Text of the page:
Holi होली पुन्हि , Most Nepalese‘s favorite and most special festival! Fagu, Holi Punhi, Fagu Purnima, and etc. This festival is known by a variety of names. When it comes to Holi, Many timeless works and melodies have been produced in Nepal and India at various times, and with the blessings of this sacred feast, which has been observed from time immemorial, all of us dream lovers can find colors, celebrate, and revitalize. Holi, also known as Fagu Purnima, is a Hindu color festival. In a park, family, friends, relatives, and others have gathered to throw colors at each other. Holi is largely commemorated as the triumph of virtues over vices.

Meanwhile, children celebrate Holi with Pichkari (Water Guns), a water gun with which they fill colorful water and squirt it at one other. Dashing through the water balloons filled with colored water was also one of the stunning things that today’s kids rarely do, as it is now considered illegal. As time goes on, Holi festival organically fills the air with a variety of colors and emotions. In the meantime, people in Nepal’s Terai region consume Bhang, a specific type of drink. Holi, on the other hand, is thought to be the day when people forgive one other. On this day, people reconcile their differences while also celebrating Holi. It also represents a day of fairness, as individuals are unconcerned with the religion, caste, or nationality of those they are playing Holi with.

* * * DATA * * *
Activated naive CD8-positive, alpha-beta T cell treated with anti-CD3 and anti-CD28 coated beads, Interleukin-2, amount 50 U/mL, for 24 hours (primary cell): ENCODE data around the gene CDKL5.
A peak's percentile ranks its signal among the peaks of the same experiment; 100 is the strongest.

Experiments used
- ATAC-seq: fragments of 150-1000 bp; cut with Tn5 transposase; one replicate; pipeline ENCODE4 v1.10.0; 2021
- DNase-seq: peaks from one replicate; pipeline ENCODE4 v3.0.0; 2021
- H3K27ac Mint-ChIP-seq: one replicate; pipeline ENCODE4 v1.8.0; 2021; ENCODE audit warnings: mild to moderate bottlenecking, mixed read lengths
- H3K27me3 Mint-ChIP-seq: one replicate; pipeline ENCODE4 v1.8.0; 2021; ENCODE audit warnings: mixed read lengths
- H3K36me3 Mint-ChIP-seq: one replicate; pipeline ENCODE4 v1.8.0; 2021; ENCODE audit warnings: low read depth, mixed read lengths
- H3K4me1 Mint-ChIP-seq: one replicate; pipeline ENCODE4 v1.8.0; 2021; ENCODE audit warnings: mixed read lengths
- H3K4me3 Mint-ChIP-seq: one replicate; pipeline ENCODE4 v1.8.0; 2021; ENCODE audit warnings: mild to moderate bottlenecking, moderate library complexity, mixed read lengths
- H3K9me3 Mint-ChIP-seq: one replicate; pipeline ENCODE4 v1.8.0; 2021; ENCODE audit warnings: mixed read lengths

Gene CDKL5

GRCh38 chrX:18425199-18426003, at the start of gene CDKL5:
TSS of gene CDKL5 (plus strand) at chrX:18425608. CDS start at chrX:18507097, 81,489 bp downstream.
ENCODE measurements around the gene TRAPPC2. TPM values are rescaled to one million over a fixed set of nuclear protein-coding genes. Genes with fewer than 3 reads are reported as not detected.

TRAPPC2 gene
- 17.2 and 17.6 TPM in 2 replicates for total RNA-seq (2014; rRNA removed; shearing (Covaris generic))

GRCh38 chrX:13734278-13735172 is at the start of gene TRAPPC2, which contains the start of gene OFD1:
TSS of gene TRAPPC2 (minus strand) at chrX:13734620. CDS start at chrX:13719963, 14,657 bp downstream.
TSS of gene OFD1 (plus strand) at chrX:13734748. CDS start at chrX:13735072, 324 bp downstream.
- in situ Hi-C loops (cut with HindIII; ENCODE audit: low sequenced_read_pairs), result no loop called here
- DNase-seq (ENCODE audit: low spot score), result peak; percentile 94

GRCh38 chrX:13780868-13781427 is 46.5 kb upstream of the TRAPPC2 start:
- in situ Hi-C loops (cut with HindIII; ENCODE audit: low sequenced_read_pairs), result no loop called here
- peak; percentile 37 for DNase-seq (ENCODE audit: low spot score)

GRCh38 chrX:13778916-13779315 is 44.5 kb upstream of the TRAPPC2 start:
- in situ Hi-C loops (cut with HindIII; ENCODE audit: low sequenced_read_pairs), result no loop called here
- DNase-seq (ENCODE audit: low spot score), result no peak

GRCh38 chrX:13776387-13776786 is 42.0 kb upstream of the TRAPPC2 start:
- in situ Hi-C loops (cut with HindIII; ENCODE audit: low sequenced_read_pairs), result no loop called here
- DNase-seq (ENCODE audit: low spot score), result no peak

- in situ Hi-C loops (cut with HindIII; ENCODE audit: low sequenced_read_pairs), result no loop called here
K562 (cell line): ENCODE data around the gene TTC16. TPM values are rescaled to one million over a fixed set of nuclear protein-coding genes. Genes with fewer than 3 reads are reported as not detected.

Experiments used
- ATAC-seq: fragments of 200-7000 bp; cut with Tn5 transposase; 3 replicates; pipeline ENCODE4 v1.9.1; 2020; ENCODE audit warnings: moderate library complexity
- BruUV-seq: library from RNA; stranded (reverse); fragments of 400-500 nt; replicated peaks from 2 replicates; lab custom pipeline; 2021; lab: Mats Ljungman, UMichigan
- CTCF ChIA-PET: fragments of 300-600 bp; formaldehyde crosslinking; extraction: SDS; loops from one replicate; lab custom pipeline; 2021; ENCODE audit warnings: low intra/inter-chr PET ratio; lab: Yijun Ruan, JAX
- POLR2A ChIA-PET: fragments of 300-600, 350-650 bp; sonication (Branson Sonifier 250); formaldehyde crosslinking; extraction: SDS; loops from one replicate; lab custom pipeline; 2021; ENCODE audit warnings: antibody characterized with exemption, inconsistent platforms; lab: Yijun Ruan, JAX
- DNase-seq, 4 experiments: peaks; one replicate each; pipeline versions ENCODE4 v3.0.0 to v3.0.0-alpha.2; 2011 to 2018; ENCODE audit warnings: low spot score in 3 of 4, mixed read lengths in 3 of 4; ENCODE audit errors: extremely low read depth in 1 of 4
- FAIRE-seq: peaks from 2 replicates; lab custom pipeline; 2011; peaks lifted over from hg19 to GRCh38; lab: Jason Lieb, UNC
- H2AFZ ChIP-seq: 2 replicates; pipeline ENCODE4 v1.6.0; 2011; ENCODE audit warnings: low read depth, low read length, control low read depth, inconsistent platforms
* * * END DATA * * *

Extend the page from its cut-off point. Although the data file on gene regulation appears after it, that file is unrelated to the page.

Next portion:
Holi Celebration in BHAKTAPUR

Holi‘s origins are more distinctive in Bhaktapur, and are linked to a pornographic demonstration. The event begins with the installation of a pole in Tachpal, Dattraya Square that represents God Bhimsen’s Phallus. It is symbolized with a ritual in front of the Dattatraya Temple that includes a Newari musical performance. Devotees thronged around a 3-foot-long, 30-inch-diameter wooden pole to pay respect and cut it into the shape of a human phallus. People come to pay reverence to the wooden pole, which is a symbol of Phallus, and believe that if they observe it, they will be blessed.

Every morning until the full moon in the Lunar Calendar month of Falgun, the singing takes place here. This Hymn is sung by the people of the Bhimsen Guthi, also known as ‘Jayaju,’ a sacred trust. During the song, a wooden pole portraying god Bhimsen’s Phallus is ritualistically put into a hole created in a big Crimson sheet of fabric symbolizing Draupadi’s Genitalia. Draupadi is the queen of the Five Pandava Brothers in the Mahabharata mythology. Every year, the local Bhimsen Guthi celebrates Fagu as a traditional sex and fertility festival.

Inacho, Wachutol, Jenla, and Taulachhen Tole are also visited with the wooden phallus. As every house and shop along the path is brought around in a procession, devotees worship this wooden pole and make offerings.

In Kathmandu’s Hanuman Dhoka Durbar Square, the event began with the installation of a ritualistic wooden pole.